How to revise your work

Posted by Shara F on 12/18/20 12:00 PM

Statistical Mediation & Moderation in Psychological Research-3Before anything else, congratulate yourself. You wrote something! That’s huge! Writing is hard. Having something is so much better than having nothing. Something can be revised. And revising can be a lot of fun, as long as you have the right support. Here are some tools to help you navigate the revision process:

1. Read your work aloud.

This helps you catch things that you might have missed by just looking at your work on the page. Read your work out loud to catch any lingering little mistakes, like George Saunders, who writes:

My method is: I imagine a meter mounted in my forehead, with “P” on this side (“Positive”) and “N” on this side (“Negative”). I try to read what I’ve written uninflectedly, the way a first-time reader might (“without hope and without despair”). Where’s the needle? Accept the result without whining. Then edit, so as to move the needle into the “P” zone.” (“George Saunders: what writers really do when they write,” The Guardian)

2. Share your work.

Invite someone to read it out loud for you and invite feedback. This will help you assess if your writing is clear and doing what you want it to do.

These tools sound simple, I know. But revision can and, in all likelihood, will get complicated. You might get weird or distressing feedback. You might get overwhelmed. You might not know where to go next with your writing. You might hit a wall. All of that is normal. All of that is okay. It is part and parcel of being a writer.

But perhaps you are asking: What if I get stuck?

  • If you’re struck in terms of structure: map out your work. Use sticky notes on a wall, an outline, or draw a picture. You’re perhaps stuck because you don’t know what you have. Figure out what you have in front of you; the visual stimuli will help you figure out what’s missing and how to move forward.
  • If you’re stuck in terms of genre, character, or plot: steal. I do not mean plagiarize. Never, never, never plagiarize! What I mean is look into how other writers have solved the problems you’re trying to solve and learn from what they’ve done. Find stuff that makes your brain explode with inspiration. Learn from it.
  • But you’re finding yourself truly, immovably stuck: take a break. In Studio Ghibli’s beautiful (and, in my opinion, under-rated) 1989 film Kiki’s Delivery Service, Kiki, a young witch, begins losing her ability to fly. Her friend, a very cool painter named Ursula who lives in a log cabin and paints crows for fun, tells her that magic powers are a lot like painting. Just as Kiki sometimes can’t fly, Ursula sometimes can’t paint at all. She recommends Kiki take some long walks, look at the scenery, doze off...I think Ursula is wise. Sometimes you need to do something else. Get some exercise. Call a friend or family member. Dance around your room. (Note: the break will need to be short when your deadline is impending).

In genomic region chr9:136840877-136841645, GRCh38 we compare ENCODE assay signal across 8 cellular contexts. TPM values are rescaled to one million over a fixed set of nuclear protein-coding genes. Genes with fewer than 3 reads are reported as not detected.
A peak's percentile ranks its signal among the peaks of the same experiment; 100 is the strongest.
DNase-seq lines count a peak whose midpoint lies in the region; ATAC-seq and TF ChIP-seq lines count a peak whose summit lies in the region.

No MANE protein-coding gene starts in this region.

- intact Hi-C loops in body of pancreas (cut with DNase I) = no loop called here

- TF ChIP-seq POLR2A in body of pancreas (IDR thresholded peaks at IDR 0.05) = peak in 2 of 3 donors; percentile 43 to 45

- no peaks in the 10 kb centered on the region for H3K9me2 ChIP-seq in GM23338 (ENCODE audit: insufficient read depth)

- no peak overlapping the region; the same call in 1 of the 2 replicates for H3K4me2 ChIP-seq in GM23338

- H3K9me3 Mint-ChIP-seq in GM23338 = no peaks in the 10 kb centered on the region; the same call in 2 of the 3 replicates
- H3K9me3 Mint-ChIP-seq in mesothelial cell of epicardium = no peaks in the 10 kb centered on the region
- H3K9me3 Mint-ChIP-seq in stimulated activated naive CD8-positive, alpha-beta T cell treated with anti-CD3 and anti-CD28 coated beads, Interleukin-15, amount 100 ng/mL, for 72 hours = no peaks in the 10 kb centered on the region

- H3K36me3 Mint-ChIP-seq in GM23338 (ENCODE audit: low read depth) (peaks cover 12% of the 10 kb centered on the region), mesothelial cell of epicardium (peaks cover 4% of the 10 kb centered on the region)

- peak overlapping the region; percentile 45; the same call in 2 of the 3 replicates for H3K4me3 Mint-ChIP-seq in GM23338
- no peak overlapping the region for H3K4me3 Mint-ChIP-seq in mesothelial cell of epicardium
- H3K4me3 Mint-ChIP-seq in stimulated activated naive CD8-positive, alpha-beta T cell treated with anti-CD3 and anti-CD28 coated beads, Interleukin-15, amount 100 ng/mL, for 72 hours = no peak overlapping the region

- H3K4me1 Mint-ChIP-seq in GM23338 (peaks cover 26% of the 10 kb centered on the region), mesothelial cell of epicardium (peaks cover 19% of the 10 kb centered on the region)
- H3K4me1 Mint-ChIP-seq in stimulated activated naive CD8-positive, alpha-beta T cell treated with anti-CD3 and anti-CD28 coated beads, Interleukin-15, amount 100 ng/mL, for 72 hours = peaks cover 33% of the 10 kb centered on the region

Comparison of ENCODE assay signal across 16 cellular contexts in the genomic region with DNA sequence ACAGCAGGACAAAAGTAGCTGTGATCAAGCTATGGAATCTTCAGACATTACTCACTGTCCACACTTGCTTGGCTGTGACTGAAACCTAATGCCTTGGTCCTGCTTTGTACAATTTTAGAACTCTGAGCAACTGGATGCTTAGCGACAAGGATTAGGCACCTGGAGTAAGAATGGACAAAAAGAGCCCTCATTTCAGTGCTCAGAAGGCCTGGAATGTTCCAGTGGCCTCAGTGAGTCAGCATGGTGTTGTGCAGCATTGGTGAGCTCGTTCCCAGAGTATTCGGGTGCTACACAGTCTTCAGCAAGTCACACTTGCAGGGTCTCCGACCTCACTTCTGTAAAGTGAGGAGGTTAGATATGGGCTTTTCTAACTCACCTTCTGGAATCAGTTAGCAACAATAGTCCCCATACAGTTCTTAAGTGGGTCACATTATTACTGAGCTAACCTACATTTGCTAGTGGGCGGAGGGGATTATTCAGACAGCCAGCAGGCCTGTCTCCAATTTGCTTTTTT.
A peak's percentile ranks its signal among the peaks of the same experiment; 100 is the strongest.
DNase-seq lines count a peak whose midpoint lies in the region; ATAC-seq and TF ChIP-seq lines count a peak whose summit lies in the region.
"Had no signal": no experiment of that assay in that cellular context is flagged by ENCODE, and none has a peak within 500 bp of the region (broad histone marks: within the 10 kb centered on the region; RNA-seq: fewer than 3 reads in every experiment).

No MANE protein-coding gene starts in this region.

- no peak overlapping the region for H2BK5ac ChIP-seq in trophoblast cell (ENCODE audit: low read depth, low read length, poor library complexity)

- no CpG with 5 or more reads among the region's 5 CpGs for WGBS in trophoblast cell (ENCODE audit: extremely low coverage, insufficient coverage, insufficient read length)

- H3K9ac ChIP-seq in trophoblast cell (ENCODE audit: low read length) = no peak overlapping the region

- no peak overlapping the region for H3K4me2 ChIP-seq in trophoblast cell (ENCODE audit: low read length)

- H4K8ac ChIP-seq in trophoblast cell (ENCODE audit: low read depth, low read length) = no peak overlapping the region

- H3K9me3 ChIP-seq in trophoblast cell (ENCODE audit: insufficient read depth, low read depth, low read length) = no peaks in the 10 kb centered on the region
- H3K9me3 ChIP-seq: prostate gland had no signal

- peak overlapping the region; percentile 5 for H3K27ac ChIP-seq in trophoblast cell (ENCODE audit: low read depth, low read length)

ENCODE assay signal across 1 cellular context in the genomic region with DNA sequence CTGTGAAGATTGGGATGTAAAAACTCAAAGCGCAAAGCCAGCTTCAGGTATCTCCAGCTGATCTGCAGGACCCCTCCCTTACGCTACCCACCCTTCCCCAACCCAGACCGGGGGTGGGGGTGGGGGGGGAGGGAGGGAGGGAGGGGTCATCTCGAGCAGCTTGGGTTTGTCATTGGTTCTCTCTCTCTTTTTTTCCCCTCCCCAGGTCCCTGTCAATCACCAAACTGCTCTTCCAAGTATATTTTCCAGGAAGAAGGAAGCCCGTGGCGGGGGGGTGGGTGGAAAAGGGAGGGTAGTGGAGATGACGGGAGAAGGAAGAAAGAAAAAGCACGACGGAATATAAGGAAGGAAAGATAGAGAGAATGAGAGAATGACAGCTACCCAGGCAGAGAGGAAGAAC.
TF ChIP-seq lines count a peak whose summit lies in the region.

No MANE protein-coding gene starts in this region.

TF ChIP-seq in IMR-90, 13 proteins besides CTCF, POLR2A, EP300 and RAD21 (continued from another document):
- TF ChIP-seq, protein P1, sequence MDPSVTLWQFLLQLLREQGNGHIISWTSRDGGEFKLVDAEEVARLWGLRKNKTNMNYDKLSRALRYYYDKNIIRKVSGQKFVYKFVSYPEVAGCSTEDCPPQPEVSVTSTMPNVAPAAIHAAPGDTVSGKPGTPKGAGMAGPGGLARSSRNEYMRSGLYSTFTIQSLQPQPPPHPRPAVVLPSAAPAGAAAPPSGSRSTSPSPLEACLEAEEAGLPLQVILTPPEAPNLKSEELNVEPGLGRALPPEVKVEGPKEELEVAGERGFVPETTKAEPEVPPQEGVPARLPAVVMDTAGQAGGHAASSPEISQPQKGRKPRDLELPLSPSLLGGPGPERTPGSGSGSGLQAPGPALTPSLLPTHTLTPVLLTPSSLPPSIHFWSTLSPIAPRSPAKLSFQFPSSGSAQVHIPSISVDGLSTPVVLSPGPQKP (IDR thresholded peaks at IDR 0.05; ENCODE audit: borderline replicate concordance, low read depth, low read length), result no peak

In his essay “We’re not Good Enough to Not Practice,” Kiese Laymon writes: “It's okay to write 3000 words to find 15 that really glow. That is the work. We're not good enough to not practice.”

Revision is the work. It will be different with each piece of writing. But you’ve got this. I believe in you.

Cambridge Coaching was founded by doctoral candidates in English, and instruction in reading and writing is one of our particular strengths. Our tutors are published authors, as well as Ph.D candidates from the top English graduate programs in America, with most hailing from Harvard or the prestigious Iowa Writers’ Workshop--or both.

We have a long history of helping high school, college, and graduate students become more astute critical readers and writers capable of producing their own polished academic essays. Many of our students come to us looking for help with basic composition or reading comprehension, but our expert tutors have coached our clients through everything from business English to doctoral dissertations. Whether you need to learn how to tell a participle from a pronoun, or need help making sense of Shakespeare, we can design a syllabus to suit your specific goal.

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Check out some other blog posts regarding writing below!

How To Write More Clearly in Six Steps

Betwixt and between: difficult grammar rules explained

Writing: Knowing Your Audience

Tags: creative writing, English, expository writing, high school